Dopamine Connected to Facial Recognition

Summary: A new neuroimaging study has uncovered a link between dopamine and facial recognition.

Source: UT Dallas.

In a recent study, researchers at UT Dallas’ Center for BrainHealth, working in collaboration with colleagues in Sweden, have revealed a link between the dopamine neurotransmitter system in the brain and an individual’s ability to recognize faces.

Led by Dr. Bart Rypma, Meadows Foundation Chair in the School of Behavioral and Brain Sciences, the study found that the amount of dopamine relative to the amount of brain activity in the fusiform gyrus strongly predicted the ability to recognize faces. Although the fusiform gyrus has been previously established as an area of the brain related to facial recognition, this is the first time scientists have made a connection between dopamine and facial recognition.

The findings were published in The Journal of Neuroscience. Dr. Nicholas Hubbard, who worked with Rypma, at the Center for BrainHealth, was a co-author of the paper.

“There is an intimate relationship between face recognition and the reward system,” said Rypma, associate professor of cognitive neuroscience and cognitive psychology. “For example, you can imagine that the more sensitive someone is to social rewards, the better they feel during social interactions with familiar faces. People who are better at recognizing faces are likely more socially outgoing than those who have greater trouble differentiating one face from another.”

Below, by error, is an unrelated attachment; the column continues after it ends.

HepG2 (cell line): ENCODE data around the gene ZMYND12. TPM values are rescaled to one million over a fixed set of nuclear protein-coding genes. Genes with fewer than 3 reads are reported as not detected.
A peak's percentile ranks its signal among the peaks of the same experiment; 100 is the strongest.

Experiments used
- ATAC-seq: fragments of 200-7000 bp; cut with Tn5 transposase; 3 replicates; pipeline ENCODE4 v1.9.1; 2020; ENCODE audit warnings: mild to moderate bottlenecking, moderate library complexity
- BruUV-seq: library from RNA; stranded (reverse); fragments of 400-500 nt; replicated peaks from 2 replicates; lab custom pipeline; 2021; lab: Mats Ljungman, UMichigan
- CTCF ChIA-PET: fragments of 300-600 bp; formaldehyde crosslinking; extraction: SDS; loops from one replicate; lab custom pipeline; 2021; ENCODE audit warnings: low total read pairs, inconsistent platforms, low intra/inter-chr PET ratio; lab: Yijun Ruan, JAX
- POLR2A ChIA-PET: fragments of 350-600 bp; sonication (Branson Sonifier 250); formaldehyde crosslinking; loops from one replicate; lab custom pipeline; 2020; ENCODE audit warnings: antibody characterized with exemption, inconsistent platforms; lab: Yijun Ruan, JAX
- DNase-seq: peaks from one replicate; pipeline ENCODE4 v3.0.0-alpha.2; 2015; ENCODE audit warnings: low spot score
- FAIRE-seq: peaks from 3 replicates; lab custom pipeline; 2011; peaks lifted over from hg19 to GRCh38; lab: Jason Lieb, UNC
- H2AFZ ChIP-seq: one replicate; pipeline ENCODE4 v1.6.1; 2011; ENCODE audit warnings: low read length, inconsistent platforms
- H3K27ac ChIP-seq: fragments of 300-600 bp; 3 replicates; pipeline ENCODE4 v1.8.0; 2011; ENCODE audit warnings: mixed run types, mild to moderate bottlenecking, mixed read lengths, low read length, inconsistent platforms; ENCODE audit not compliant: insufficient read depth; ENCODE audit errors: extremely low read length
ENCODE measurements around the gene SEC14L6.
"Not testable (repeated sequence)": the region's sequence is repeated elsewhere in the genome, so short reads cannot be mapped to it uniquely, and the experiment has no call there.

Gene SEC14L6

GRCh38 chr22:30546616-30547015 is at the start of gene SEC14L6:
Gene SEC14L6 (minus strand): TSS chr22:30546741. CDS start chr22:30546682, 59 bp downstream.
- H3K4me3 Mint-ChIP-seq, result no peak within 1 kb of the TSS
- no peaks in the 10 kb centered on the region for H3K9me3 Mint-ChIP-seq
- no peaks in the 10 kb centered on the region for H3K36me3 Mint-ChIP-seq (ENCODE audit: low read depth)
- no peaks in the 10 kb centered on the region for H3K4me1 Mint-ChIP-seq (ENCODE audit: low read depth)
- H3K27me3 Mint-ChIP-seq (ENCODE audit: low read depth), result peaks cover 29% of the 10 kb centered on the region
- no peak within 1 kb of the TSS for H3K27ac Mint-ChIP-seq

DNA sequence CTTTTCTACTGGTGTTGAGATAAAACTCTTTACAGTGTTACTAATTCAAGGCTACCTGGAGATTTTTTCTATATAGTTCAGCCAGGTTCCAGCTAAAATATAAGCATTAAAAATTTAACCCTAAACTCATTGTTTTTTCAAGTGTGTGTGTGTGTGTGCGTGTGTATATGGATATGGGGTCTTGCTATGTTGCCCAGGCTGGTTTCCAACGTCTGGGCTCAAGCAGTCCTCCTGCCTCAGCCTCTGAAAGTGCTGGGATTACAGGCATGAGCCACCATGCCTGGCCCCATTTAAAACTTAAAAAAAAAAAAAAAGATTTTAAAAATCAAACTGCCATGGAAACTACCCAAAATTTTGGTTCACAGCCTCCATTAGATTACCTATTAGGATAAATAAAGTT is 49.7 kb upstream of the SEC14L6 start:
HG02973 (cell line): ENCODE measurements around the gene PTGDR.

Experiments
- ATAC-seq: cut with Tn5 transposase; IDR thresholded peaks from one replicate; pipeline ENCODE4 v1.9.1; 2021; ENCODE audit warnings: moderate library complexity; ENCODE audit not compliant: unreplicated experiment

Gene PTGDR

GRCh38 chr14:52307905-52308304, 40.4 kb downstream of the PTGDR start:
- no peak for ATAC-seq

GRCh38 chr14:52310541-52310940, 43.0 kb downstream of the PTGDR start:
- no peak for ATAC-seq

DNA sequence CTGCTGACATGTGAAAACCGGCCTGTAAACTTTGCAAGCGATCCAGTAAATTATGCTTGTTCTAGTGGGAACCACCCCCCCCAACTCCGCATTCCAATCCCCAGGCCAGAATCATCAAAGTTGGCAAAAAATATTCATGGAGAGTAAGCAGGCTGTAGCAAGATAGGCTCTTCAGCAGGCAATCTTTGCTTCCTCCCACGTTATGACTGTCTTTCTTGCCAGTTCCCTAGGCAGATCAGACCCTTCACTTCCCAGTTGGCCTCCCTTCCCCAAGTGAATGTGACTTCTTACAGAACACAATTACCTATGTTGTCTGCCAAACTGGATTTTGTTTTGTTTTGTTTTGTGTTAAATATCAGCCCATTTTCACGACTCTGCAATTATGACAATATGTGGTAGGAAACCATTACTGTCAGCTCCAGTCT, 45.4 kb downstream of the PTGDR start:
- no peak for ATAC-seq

Using a combination of functional magnetic resonance imaging (fMRI) and positron emission tomography (PET) imaging, researchers discovered that individuals who showed more brain activity per unit of dopamine showed better facial recognition.

Dopamine is the “feel-good” chemical linked to the body’s natural reward system. That system drives survival, providing individuals with motivation and rewards in the form of positive stimuli for vital behaviors such as eating nutritious food and procreating.

Image shows a model of dopamine.

Dopamine is the “feel-good” chemical linked to the body’s natural reward system. That system drives survival, providing individuals with motivation and rewards in the form of positive stimuli for vital behaviors such as eating nutritious food and procreating. Neurosciencenews image is for illustrative purposes only

For the study, 10 male and 10 female participants, ages 22 to 30, were shown 24 faces and asked to remember them.

Participants then underwent fMRI scanning while they were shown the studied faces intermixed with new ones. As participants viewed each face, they were asked to indicate whether it was new or familiar while the researchers monitored their brain activity. Researchers also measured dopamine availability of each participant with a PET scan.

“The findings suggest that the strength of the neural response to the amount of dopamine transmitted could be key to understanding why we remember some faces and forget others,” Hubbard said. “Establishing this empirical link between fusiform activity and dopamine binding, and linking these to a cognitive process that is highly relevant for survival in a social world, was a most exciting find.”